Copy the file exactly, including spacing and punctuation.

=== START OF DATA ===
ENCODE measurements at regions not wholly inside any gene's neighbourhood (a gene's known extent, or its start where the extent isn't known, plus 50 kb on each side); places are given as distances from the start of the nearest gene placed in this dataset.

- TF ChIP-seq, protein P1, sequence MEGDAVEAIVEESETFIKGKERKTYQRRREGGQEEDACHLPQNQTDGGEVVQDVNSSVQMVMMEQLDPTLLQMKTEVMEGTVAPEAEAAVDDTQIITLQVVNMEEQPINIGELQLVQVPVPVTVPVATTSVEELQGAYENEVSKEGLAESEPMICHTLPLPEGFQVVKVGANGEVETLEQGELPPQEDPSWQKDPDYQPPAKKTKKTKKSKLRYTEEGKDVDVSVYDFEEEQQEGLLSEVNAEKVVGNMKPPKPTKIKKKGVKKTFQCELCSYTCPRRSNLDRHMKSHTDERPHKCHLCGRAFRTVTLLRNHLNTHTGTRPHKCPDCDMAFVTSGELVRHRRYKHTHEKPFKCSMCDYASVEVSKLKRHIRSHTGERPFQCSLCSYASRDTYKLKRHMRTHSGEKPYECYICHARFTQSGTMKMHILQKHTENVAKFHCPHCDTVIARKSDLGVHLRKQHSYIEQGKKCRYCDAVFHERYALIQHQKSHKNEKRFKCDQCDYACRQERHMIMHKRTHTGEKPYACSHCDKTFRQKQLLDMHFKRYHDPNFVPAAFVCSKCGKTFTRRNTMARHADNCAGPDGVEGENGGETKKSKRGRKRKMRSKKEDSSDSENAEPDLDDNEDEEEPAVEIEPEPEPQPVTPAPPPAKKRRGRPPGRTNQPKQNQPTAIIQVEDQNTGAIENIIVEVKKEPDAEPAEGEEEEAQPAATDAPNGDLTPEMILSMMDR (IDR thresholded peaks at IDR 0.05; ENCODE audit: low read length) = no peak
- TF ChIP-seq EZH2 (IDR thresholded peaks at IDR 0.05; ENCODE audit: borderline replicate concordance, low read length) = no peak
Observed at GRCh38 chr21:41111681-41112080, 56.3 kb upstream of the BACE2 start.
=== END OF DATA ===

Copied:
ENCODE measurements at regions not wholly inside any gene's neighbourhood (a gene's known extent, or its start where the extent isn't known, plus 50 kb on each side); places are given as distances from the start of the nearest gene placed in this dataset.

- TF ChIP-seq, protein P1, sequence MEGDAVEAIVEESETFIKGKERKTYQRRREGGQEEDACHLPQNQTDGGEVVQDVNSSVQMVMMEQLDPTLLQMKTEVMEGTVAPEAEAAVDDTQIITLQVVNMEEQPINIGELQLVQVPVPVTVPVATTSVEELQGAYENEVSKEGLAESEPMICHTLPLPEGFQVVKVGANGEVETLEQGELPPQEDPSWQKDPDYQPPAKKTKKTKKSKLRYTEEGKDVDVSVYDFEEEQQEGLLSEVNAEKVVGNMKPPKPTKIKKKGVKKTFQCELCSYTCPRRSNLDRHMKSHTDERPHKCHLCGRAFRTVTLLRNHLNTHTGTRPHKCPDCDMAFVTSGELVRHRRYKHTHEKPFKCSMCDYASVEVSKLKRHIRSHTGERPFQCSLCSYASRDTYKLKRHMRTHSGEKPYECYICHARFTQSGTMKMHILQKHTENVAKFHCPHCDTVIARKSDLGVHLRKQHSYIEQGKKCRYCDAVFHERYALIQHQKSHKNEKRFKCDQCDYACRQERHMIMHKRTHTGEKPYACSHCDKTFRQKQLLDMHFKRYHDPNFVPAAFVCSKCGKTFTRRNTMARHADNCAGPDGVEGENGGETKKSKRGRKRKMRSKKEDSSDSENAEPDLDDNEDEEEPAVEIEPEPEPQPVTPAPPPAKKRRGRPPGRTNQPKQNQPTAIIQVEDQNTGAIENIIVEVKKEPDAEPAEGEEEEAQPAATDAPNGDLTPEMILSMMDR (IDR thresholded peaks at IDR 0.05; ENCODE audit: low read length) = no peak
- TF ChIP-seq EZH2 (IDR thresholded peaks at IDR 0.05; ENCODE audit: borderline replicate concordance, low read length) = no peak
Observed at GRCh38 chr21:41111681-41112080, 56.3 kb upstream of the BACE2 start.